‘Food Gatherings’: The Secret Recipe of Mixed-Use Design
In a world where the interdisciplinary approach is greatly celebrated, mixed-use architecture has become the new norm of design. Found especially in big cities, hybrid spaces offer a variety of experiences within condensed footprints. This new trend breaks the pattern of homogenous neighborhoods, turning them into cultural melting pots and invigorating the communities within them.
The “You are what you eat” philosophy.
Similar to how the food we consume influences our overall health, the strategic pairing of functions in mixed-use spaces can have a significant impact on the building’s occupants. In other words, mixed-use design starts from cross-programming. Defining a series of interacting functions becomes a priority, setting up the necessary framework for new, innovative and unexpected experiences. Still, is there a secret recipe that ensures the success of a mixed-use structure?
According to recent surveys, the best ingredient for a successful hybrid space includes any function that is related to food. In all cultures, food connects. It encourages human interaction and communal gatherings. In addition, food cannot happen online. In contrast to other retail categories and their ever-growing online presence, F&B outlets are the “secure” anchors for remixing spatial functions in physical space.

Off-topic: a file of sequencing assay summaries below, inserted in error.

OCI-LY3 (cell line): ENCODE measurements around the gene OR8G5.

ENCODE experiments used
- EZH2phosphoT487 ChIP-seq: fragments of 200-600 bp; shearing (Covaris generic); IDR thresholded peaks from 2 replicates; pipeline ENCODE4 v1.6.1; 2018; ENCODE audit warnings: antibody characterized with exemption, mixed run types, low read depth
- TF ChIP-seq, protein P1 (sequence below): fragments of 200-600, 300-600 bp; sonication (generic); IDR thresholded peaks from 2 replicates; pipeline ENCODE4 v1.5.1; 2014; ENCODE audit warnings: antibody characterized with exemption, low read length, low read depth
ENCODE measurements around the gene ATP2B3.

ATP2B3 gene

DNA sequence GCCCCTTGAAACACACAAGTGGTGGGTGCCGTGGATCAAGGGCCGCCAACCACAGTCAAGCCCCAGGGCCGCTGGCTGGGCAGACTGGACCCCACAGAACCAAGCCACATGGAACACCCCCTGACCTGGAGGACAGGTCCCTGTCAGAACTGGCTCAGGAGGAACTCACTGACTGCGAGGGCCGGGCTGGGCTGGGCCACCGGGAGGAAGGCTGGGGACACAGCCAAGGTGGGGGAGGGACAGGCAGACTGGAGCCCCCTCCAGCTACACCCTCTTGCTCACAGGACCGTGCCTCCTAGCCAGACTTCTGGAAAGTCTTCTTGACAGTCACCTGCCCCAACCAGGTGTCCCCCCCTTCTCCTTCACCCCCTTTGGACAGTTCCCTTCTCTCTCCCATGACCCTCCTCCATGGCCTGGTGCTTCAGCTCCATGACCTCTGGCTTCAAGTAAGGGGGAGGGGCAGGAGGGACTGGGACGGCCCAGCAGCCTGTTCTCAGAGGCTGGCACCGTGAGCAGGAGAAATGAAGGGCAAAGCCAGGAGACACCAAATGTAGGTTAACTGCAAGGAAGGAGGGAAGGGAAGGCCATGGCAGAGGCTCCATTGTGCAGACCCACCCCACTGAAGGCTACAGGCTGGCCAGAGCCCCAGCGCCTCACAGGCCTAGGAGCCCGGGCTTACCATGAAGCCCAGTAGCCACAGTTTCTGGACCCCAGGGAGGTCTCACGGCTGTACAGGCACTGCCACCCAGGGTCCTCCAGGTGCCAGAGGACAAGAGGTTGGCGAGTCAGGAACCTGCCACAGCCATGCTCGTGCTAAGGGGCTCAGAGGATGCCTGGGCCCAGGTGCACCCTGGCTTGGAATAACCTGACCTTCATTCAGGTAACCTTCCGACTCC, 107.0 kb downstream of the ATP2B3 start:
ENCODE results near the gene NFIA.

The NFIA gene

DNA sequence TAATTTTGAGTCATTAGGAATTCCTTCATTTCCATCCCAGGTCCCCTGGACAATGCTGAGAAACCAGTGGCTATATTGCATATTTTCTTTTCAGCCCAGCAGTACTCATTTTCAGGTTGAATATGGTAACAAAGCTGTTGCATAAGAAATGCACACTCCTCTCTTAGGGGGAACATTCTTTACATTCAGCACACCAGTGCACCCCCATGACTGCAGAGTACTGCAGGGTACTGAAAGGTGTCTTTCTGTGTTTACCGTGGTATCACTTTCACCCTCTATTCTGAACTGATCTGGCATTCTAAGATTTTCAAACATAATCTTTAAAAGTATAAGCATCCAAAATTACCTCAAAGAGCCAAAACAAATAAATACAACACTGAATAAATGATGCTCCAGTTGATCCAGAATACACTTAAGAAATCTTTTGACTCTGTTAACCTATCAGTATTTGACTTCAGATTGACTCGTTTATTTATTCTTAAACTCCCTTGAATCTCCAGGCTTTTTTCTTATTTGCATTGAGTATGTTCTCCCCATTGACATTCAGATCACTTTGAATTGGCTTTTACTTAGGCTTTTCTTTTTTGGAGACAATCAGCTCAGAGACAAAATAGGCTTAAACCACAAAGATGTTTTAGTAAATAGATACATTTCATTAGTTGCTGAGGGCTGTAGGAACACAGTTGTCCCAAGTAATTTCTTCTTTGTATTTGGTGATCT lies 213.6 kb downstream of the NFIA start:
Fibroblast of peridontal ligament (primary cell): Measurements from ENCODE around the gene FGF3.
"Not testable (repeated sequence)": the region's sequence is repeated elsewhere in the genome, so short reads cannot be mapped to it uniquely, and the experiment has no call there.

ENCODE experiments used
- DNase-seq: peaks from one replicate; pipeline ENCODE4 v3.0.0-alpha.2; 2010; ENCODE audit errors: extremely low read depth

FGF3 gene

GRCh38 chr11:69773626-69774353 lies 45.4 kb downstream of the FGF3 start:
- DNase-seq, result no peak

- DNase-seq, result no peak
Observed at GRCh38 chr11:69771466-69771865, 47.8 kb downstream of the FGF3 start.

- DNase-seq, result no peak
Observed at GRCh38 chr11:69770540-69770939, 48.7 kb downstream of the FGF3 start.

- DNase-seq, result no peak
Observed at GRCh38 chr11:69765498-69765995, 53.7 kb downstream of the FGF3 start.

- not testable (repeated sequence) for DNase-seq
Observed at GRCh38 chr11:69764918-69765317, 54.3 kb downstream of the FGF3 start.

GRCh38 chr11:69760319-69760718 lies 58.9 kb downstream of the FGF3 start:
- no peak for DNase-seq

The Three Ingredient Footfall Boost
Curating functions, or more specifically, designing intentional customer journeys, turns every mixed-use space into a sought-after destination, rather than a place where people simply go to carry out errands. In addition, combining a plethora of activities that happen around the clock, leads to the site being active at all times and promotes age group diversity. Furthermore, designing mixed-use buildings to be flexible and adjustable, makes them resilient in time. Their programmatic interaction plays a major role in creating a robust spatial ecosystem, where each distinctive function supports the other, allowing the space to constantly evolve.
In a highly digitalized, post-pandemic world the need for more inclusive and interactive communities is stronger than ever. “Food Gathering” has a timeless and romantic appeal on human culture. It has become a determining factor for revitalizing existing mixed-use communities as well as for future hybrid design schemes.
Flexus has over 30 years of experience in architectural concept design and development trusted by a wide spectrum of clients from different industries. We design for the humanverse which is expanding.
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